Friday, April 30, 2010
Ubud fashion (1): the Thai fishermen pants
As a woman of healthy proportions, just turned forty, with a plodding gait, I should maybe not be considering the Thai fishermen’s pants, that can be bought in every second store on Jalan Hanoman in Ubud. You will know the ones if you have ever set foot in town. They are hard to miss; square and wide with a baggy crotch, fold-over pants with ties at the back, which somehow have to be brought forward and fastened at the front. One size fits all.
The pants come in many colors and lengths and usually have a contrasting striped lining on the inside, which shows when folded over. Some are bright pink, green, turquoise or white, but the preferred colors are terra cotta, blacks, greys and browns; backpackers’ colors, which do not show the dirt. For enthusiasts there are various batik motifs. They are cheap and cheerful and many people succumb to buying them, as witnessed on the streets of Ubud.
I have been able to differentiate roughly five different dressing groups on the streets(not counting the local Balinese):
a) The old fashioned tourist; with money-belt, cargo shorts, t-shirts with tight, round collars, the sun-shocked flesh underneath, pushing against the fabric, which is just a little too transparent. On the women; new cheap sundresses that only look good on the young and nonchalant, hanging awkwardly on most others. You can see their sandals were bought just for the trip and still need to soften to the feet.
b) The backpackers in grey/khaki tones, hiking boots, walking with the backpacks on the front of the body, arms wrapped around for extra protection. Their faces are a little red and transpiring from the effort (“yes, we had a great time, really...”), making their way to their homestay on the uneven road. They smile politely and shake their head, saying: “no thanks” to the shouts for ‘transport’ or ‘taxi’, coming from the midst of men chatting on the street, hardly making an effort to win a client.
C) The yogis and yoginis – with their 'om' shirts, flip flops (black havianas)and a collection of leather bracelets around the wrists, sipping their spirulina drinks at Kafe and Bali Buddah. The men may wear their beaded necklaces with tassles. The ladies brought their Lululemons with them, or got new pants just down the road at the Yoga shop.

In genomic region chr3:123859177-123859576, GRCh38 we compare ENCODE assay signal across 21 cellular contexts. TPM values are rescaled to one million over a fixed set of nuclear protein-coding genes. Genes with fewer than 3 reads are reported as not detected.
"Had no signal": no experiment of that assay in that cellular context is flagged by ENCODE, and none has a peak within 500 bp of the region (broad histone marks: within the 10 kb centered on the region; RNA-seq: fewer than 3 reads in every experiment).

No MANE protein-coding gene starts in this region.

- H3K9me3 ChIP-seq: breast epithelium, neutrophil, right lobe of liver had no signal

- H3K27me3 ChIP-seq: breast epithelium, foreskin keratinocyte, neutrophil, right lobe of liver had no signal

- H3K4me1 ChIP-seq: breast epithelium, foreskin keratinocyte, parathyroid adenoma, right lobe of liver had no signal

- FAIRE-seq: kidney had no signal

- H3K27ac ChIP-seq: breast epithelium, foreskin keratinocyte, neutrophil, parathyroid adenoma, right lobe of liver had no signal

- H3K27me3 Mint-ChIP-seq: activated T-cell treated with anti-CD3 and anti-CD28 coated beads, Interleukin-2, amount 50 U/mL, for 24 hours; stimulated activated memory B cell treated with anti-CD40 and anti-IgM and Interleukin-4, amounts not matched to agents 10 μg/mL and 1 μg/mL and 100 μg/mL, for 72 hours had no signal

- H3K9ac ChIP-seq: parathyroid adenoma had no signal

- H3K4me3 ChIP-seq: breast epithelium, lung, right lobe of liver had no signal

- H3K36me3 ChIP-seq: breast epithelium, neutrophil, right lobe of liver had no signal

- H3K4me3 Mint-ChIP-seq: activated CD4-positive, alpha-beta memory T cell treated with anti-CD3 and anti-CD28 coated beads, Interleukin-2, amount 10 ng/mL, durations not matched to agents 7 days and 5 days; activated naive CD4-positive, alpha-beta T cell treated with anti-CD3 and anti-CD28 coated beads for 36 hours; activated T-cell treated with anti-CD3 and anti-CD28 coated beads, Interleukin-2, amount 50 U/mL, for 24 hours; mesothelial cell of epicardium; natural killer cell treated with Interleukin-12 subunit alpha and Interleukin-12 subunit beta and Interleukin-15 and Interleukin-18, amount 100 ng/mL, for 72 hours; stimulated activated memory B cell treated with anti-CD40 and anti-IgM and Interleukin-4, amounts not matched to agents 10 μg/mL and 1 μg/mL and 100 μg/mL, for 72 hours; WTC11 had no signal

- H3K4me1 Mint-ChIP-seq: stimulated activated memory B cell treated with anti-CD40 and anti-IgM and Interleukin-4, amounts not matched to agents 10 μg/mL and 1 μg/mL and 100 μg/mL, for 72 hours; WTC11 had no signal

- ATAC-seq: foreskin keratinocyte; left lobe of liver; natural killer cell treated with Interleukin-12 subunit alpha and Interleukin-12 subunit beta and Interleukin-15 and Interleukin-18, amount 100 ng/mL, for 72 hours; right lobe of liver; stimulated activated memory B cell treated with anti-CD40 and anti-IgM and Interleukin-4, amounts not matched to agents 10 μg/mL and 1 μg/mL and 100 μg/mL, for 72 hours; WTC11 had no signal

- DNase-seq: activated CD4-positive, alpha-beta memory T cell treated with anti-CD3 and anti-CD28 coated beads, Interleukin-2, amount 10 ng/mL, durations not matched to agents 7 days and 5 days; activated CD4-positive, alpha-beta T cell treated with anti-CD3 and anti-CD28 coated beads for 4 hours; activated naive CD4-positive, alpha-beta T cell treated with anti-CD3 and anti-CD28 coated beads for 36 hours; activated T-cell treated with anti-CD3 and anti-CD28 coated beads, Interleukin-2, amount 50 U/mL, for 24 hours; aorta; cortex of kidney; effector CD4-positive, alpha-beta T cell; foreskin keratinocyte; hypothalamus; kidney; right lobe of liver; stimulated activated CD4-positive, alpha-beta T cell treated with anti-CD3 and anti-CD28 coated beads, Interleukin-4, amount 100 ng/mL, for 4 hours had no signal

d) The expats, meeting together in Bar Luna with their laptops, drinking excellent Italian coffee, looking busy and earnest, discussing the latest visa problems.
e) The spiritualists, with their singlets and sarongs, the men that is. The ladies wear tattoos and silver anklets with bells and wrap long scarfs around their head.
The above groups are not mutually exclusive and cross pollination regularly occurs. Most have incorporated the fishermen pants into their style of dressing, to a varying degree of success. It is only a question of time, it seems, before you do.
We joked when we arrived that we would know when we were starting to lose our grip on reality, the moment we would start to dress like this.
But you know, acceptance slowly seeps in, the steps are gradual. Not noticeable if you are close by, like a child growing. So it may yet happen.
I wasn’t intending on buying a pair of fishermen pants, convinced I did not need this item in my life. But the other day I found myself bargaining, as I was waiting for my ride. Ten minutes and the equivalent of ten dollars later, and voila!: a pair of medium length grey Thai fishermen pants with a contrasting grey striped lining were mine. Allard has a few too. They are really handy for yoga, you know.
Once I got home I tried them on, but found there is a skill to the wearing. All I achieved was something resembling a garbage sack pulled in at the top, and I know what you’re saying: it isn’t far off.
But then Allard explained to me you have to fold the top on either side before you tie and fold, like so.
I have practiced and although still a little wary, I dare wear them out. It is like they say on the internet, when you google 'Thai fishermen pants';
“Thai Fisherman pants are perfect for those Practitioners that want an authentic look and feel. Do you seek that comfortable loose fitting clothes? They can be worn anytime day or night. Wear them for your Thai massage sessions, yoga, or whenever you are looking for that comfortable feeling. They make perfect pajamas. Also good to provide for clients that are receiving a Thai massage.”
Although undoubtedly they look best on people who would look good in a garbage sack too, and those people most probably would be male and muscled, I will admit they provide me with a certain pleasant breeziness in the heat. I might just buy one more.
Next up in the series on Ubud fashion: the shapeless Batik bag dress.